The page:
After a good three hours sleep, I left the Dil Hotel to go and get a ticket for Dira Dawa on the ‘luxury’ coach. No chance. Sold out. Although the guy really didn’t need to be such a swine about it, especially at four in the morning. I pegged it back to the hotel to pick up Matt and get the hell to the main bus station before the scuzzy buses sold out as well. We got there at 5am – just in the nick of time, cadging the last two tickets on the bus.
So that’s how I spent Christmas Day 2009, on a bus heading across Ethiopia. Well I spent my 30th birthday on a bus heading down Central America, so I guess I better start getting used to it.
Not that it’s Christmas here. The Ethiopians don’t celebrate the birth of that Jesus chap until January 7th. Looks like a managed to find the only Christian Country for whom 25th December is just another day.
Ethiopia, despite being just as infuriating as everywhere else in Africa, is a class act. The only African country that wasn’t colonised by us dastardly Europeans (so they can’t blame us for all their ills Mugabe-stylee) and as such it’s like nowhere else on Earth. If I parachuted blind into Tanzania and somebody told me I was in Kenya or Uganda, I’d be none the wiser; but Ethiopia is Ethiopia through and through – it couldn’t be anywhere else. Not only has Ethiopia got its own alphabet, religion and traditions; it also has its own calendar and time. This is a bit messed up and difficult to explain, but the short of it is that when everyone else adopted the Gregorian Calendar, the Ethiopians stuck with the Julian so it’s not 2009 here, it’s 2002. I think.
The time thing is even more interesting (and infuriating): for Ethiopians, 6am is ‘1am’ so if your bus leaves at ‘three in the morning’, that could mean three in the morning or it could mean nine in the morning. Who knows? Luckily I had got wise to this strange way of telling the time before I got here.
Something else that’s weird is the pernicious meme that’s got about that when you’re on a bus you need to keep all the windows closed lest germs get in and make everyone ill. So even if you’re going to vomit, you can’t open the window, you just have to do it on the floor. Which is what a lot of people do, that is if they can’t find a hapless backpacker to hack their guts out all over instead. This is a particular bugbear of many travellers I’ve met who’ve travelled through Ethiopia, but in a land where 85% of the population is illiterate, it’s a bit hard to persuade them otherwise.
The reason why it’s always Ethiopia that seems to be having famines and not, say, Burkina Faso, is because of the awesome number of farmers here.. Pretty much everybody lives off the land – and while you may think that this leads to some kind of rural idyll (and, yes, the terraced hills are really quite breathtaking) it also means that when there is a drought (every ten years without fail) the economy grinds to a halt (nobody has anything to sell) and people die. The incredible number of people living off the land (100,000,000 people) also means that nobody goes to school. In fact, if everybody in the country attended school up until the age of 16, half of the working population would disappear. Nowhere else on Earth have I seen four-year-olds herding cattle across the road.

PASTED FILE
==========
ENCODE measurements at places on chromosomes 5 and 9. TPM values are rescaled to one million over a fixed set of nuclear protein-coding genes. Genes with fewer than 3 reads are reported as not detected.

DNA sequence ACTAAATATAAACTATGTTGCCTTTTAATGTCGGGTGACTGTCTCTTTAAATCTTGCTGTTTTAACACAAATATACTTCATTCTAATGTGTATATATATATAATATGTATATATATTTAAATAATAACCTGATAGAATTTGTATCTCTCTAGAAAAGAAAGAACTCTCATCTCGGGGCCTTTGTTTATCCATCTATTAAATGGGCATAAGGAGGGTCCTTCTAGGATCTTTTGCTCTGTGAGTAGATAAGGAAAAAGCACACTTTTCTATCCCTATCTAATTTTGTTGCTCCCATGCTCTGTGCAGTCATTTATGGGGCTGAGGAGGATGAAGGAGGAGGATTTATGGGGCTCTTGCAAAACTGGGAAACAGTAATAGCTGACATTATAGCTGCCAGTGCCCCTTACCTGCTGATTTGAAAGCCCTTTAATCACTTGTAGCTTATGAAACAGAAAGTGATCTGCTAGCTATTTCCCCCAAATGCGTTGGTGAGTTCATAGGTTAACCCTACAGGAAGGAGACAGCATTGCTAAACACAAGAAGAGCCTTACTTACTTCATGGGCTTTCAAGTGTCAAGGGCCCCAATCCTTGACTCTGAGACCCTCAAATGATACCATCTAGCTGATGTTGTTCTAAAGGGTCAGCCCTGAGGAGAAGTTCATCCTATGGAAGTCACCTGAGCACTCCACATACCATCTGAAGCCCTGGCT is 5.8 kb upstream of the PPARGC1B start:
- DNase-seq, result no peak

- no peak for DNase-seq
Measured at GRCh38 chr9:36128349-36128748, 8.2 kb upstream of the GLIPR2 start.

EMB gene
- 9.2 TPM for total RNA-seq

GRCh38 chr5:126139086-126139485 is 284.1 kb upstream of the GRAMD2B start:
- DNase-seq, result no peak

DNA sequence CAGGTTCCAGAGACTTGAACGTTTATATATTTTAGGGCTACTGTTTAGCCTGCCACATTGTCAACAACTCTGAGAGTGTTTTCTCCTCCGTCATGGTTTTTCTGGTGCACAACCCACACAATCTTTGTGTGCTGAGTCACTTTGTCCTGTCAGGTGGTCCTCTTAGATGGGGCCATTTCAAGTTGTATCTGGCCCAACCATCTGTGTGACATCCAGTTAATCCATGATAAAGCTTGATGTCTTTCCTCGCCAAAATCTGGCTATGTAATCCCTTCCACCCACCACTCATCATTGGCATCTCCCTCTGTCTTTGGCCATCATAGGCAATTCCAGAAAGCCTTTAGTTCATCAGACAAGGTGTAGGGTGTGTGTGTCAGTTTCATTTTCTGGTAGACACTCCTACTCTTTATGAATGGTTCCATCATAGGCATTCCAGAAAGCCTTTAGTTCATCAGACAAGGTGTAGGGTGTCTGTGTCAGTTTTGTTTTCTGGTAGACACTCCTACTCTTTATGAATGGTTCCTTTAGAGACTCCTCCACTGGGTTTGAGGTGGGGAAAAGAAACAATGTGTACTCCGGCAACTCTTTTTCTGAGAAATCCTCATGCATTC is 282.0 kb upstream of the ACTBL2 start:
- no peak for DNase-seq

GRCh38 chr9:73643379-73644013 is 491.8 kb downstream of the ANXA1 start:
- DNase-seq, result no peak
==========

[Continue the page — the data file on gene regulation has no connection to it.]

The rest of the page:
The journey to Dira Dawa was okay – Matt bribed some guys for their seats so he could have some leg room and I watched Blackadder on my laptop. The only downer was that in the madness that was yesterday’s minibus to Addis, I lost my Vodafone mobile internet dongle, so updating my website and twitter feed is now impossible. I’ve kept that little gidgit safe and warm for eleven months – it’s such a kicker to lose it now at the end of the year. I’ve got nothing but respect for Vodafone for giving me the thing in the first place – it’s been more useful than a Swiss army knife that purifies water and detects single women.
THANK YOU VODAFONE!! YOU’RE THE BESTEST IN THE WORLDEST!
Dira Dawa was everything that Addis wasn’t; ordered, neat, safe. After arriving around 5pm, we jumped a tuk-tuk (or whatever the hell they call them here) to the ticket office for the bus to Djibouti. All my dreams came true when the chap said that the bus left at midnight. This meant that we should be getting in to Djibouti City the following morning – perfect. Dino had informed me that the ship for Egypt had been delayed, giving me plenty of time to get to Somalia and back before clambering on-board the MV Turquoise like a American leaving Saigon in 1975.
Matt needed some shut-eye (it’s been five days on the road now – it’s understandable) so he checked into the hilariously inept Ras hotel for a few hours kip while I headed over the road to the Triangle Hotel for a few hours booze and internetting. Had a good chat on Skype with my brother Mike and my nephew Joe before packing everything away and rousing Matt for his last bus journey.